Oladélé Ajiboyé Bamgboyé [b. 1963] Born in Odo-Eku, Nigeria, Oladélé Bamgboyé’s family emigrated to Glasgow in 1975, where he completed a degree in Chemical Engineering in 1985. In the late 1980’s, Bamgboyé began to produce photographs, establishing his practice through documentation photography for a number of galleries and institutions in Glasgow, including Transmission Gallery and Variant Magazine. A founding member of Street Level Gallery, early exhibitions of his work at the Third Eye Centre and Transmission led to Bamgboyé being awarded a summer studio residency at the Banff Centre Canada and the Richard Hough Prize for Photography in 1992. Bamgboyé re-located to Berlin, then London, undertaking an M.A in Media Fine Art Theory and Practice at Slade College of Fine Art.

International exhibitions of Bamgboyé’s work include the Johannesburg Biennial, “Cross/ing: Time-Space-Movement” [1996]; Documenta X [1997]; The Short Century: Independence and Liberation Movements in Africa, 1945 – 1994, P.S. 1, New York and Museum Villa Stuck, Munich [2002]; Animations, PS1 New York and Kunst Werke, Berlin [2001]. At the time of writing, the curators have been notified that Oladélé Bamgboyé has ceased to remain working as an artist.”

Bang the Whole Gang

‘Bang the Whole Gang’, is my chapter on glam for Tate Liverpool’s current exhibition catalogue:

Glam! The Performance of Style

Tate Liverpool

8 February – 12 May 2013
£8.00/£6.00 (Gift Aid with donation)

Irreverent and visually excessive, the Glam era is to be critically re-evaluated for the first time in an ambitious new exhibition at Tate Liverpool. Glam, an extravagant pop style which exploded across Britainduring the years 1971 – 5, embraced high and low culture whilst playing with identity and gender definitions. Moving beyond nostalgia, Glam! The Performance of Style will be the first ever exhibition to trace the avant-garde genealogy of Glam, examining its relationship to painting, sculpture, film, performance and installation art in Britain, across Europe and in North America.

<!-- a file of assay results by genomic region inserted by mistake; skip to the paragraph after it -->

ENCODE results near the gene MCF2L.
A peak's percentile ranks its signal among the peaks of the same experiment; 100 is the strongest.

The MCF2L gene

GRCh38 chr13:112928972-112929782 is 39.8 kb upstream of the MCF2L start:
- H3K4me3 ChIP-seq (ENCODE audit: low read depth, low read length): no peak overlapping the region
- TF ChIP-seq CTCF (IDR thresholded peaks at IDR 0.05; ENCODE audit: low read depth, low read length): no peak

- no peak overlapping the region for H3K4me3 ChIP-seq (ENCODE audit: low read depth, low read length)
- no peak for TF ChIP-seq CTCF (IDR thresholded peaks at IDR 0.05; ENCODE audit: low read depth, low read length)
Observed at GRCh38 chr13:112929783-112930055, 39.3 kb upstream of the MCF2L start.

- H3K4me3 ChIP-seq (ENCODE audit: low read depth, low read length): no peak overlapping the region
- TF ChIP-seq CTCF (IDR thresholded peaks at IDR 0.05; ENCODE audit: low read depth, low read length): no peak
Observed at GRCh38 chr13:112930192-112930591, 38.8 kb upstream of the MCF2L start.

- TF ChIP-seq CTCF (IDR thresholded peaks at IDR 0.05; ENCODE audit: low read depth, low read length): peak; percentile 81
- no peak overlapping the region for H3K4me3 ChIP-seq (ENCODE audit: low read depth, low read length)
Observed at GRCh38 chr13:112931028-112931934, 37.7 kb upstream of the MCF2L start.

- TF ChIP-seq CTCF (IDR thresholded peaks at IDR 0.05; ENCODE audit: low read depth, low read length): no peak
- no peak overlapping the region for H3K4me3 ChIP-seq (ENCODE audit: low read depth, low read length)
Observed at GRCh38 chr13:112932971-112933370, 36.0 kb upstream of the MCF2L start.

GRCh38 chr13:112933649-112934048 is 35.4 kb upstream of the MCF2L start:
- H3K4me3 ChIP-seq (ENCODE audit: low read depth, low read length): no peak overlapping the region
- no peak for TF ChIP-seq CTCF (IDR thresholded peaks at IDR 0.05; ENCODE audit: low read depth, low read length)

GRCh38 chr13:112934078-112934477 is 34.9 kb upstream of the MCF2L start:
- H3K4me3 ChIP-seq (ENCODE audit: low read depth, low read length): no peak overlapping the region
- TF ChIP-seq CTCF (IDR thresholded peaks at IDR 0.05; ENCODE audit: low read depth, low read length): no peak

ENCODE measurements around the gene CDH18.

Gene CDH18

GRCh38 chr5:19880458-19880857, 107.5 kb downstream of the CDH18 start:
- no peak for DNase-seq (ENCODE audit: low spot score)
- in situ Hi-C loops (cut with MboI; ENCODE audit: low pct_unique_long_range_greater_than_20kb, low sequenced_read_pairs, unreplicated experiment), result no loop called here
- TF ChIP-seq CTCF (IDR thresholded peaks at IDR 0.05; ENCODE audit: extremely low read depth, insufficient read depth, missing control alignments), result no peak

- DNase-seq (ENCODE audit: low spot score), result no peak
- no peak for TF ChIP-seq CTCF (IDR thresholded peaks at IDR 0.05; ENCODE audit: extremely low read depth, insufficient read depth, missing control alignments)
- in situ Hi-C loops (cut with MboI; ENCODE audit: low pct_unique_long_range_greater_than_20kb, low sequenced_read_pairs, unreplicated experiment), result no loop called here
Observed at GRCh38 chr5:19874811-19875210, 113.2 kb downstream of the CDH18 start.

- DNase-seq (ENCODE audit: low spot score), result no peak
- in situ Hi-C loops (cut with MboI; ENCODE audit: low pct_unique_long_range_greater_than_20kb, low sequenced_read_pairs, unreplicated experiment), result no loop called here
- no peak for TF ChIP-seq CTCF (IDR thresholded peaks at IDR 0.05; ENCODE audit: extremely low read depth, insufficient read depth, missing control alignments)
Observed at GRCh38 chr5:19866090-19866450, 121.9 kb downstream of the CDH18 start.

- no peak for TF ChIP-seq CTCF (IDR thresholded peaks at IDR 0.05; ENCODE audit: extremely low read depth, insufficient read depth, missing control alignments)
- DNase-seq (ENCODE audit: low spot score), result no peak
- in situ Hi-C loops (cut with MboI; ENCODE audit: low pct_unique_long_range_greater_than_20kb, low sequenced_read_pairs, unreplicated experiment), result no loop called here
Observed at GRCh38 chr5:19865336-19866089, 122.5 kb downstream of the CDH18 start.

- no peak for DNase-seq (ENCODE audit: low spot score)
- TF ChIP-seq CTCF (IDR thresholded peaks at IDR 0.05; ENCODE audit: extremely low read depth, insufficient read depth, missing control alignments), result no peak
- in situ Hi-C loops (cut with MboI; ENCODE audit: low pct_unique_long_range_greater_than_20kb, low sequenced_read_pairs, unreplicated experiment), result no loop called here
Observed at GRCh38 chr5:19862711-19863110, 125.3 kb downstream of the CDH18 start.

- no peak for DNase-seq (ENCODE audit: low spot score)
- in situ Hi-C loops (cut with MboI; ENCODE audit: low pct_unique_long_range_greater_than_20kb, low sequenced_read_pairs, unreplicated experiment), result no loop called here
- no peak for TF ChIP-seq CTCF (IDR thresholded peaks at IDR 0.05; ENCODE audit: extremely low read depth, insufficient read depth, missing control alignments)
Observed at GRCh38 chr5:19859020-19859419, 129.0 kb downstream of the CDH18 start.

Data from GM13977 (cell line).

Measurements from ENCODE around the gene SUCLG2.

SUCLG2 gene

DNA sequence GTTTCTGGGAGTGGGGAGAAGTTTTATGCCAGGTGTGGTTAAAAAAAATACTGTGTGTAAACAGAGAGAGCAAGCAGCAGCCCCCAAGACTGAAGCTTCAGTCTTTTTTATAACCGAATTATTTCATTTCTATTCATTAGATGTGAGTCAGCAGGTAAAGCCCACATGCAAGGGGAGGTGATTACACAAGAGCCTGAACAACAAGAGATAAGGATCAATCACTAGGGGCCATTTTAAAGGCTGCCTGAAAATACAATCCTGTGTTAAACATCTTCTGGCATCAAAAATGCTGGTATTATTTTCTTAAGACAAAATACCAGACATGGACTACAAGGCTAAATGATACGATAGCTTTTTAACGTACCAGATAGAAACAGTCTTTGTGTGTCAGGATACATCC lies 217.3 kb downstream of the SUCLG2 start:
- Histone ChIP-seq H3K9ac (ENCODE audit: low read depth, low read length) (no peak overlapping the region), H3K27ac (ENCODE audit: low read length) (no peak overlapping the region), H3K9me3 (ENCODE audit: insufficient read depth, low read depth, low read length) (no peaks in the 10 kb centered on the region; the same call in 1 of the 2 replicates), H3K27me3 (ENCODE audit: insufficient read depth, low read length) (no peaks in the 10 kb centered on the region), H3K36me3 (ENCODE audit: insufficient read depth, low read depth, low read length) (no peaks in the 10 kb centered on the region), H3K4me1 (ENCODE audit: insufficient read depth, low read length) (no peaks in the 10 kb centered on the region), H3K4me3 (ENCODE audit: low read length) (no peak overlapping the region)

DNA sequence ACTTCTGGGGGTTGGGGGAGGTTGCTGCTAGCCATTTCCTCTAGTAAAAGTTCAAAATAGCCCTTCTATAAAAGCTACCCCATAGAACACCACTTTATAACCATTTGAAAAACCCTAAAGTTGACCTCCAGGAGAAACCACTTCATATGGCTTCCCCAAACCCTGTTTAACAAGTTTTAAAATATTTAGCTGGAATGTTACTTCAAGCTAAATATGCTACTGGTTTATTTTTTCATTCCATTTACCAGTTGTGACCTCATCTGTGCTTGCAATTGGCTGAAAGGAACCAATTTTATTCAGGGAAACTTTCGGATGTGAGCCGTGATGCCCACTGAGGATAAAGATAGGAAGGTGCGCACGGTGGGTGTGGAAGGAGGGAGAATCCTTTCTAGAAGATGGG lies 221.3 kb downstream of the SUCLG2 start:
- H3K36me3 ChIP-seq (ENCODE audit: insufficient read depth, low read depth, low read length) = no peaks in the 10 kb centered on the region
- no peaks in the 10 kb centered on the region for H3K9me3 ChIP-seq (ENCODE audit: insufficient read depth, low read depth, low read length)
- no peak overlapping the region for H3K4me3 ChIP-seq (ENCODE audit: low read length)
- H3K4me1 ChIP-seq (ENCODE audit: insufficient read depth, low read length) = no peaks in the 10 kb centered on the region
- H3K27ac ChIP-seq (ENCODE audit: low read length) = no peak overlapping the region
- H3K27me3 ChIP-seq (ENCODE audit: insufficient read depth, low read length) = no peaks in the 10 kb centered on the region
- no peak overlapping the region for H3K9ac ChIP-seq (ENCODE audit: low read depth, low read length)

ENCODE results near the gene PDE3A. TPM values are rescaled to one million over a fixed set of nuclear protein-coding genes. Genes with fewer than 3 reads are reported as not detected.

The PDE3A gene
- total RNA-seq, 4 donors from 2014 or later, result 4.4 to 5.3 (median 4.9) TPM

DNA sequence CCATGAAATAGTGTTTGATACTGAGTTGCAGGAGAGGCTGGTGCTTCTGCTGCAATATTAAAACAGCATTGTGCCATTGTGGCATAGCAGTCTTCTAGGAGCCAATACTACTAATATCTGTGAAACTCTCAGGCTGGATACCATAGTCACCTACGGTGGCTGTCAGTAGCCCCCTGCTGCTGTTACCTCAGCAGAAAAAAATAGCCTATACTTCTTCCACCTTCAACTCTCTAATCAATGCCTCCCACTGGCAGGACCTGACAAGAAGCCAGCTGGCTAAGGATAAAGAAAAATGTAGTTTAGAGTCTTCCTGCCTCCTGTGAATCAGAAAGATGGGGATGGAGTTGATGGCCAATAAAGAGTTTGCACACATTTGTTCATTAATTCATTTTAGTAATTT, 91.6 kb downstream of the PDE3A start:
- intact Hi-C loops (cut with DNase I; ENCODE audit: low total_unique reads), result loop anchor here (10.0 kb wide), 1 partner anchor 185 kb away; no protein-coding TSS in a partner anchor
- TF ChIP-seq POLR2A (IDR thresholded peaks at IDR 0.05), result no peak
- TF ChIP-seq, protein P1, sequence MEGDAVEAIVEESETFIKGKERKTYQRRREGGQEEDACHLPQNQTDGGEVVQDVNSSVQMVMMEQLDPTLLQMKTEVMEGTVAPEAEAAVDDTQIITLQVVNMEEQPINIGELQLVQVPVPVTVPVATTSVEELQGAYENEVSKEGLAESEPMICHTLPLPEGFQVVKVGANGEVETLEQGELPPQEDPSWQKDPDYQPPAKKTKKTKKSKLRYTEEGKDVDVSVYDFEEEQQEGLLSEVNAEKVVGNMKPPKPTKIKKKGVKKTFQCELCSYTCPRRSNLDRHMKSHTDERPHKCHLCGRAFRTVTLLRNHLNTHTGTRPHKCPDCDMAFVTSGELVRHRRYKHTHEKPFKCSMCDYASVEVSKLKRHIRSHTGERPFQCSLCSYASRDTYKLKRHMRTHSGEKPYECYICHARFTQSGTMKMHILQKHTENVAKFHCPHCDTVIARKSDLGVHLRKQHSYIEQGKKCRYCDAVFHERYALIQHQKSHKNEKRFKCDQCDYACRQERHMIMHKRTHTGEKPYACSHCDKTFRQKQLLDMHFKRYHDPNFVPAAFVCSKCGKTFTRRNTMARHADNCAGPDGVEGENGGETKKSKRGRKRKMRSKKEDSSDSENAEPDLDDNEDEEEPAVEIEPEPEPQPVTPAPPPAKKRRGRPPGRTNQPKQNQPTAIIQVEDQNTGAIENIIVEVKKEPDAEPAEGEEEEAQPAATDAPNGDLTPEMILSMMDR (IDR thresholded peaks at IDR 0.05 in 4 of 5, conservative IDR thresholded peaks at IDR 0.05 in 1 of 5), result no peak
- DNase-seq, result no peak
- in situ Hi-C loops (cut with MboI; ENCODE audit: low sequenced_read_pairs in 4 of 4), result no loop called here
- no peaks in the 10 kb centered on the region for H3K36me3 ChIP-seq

Glam emerged in 1971 as the avant-garde pop product par excellence, with the work and ideas of major artists such as Richard Hamilton and Andy Warhol contributing to this. Drawing on avant-garde ideas, key Glam performers such as David Bowie and Roxy Music played with androgyny and conjured an ultra artificial aesthetic which synthesised past styles. This postmodernist style was presented through the optic of the near future with space-age connotations. In a period of enormous social and political unrest, Glam remained detached, seductive yet tantalisingly unattainable.

The exhibition will uncover a repressed aesthetic, revealing the hitherto under-acknowledged exchange between the radical art of the era and Glam expression. Emphasis will fall on performance, in particular ideas of dandyism, exaggerated identity and drag. Included will be works such as Gilbert & George’s iconic video Portrait of the Artists as Young Men 1972, which presents an ultra stylised pose of Gilbert & George as self-conscious decadents. Artists’ use of materials such as vinyl and glitter will be considered, mirroring or allegorising the conventions of Glam, as demonstrated by Marc-Camille Chaimowicz’s Glam-infused theatrical scatter environment Celebration? Realife 1972/2000. The exhibition will also explore how the era provided a backdrop for artists such as Margaret Harrison to assert their identity, often exaggerating and satirising cultural values of beauty and glamour.

Combining historical and thematic elements, Glam! The Performance of Style will bring together important artworks created in a range of media, alongside key documents and photographs, to emphasise the continuing influence of Glam on the contemporary imagination. It will address the under-acknowledged role of Glam in aesthetic and cultural discourse, offering a more comprehensive and nuanced representation of 1970s art.

Glam! The Performance of Style is curated by Darren Pih, Exhibitions and Displays Curator, Tate Liverpool and will tour to the Schirn Kunsthalle Frankfurt (June to September 2013) and Lentos Kunstmuseum Linz (October 2013 to January 2014).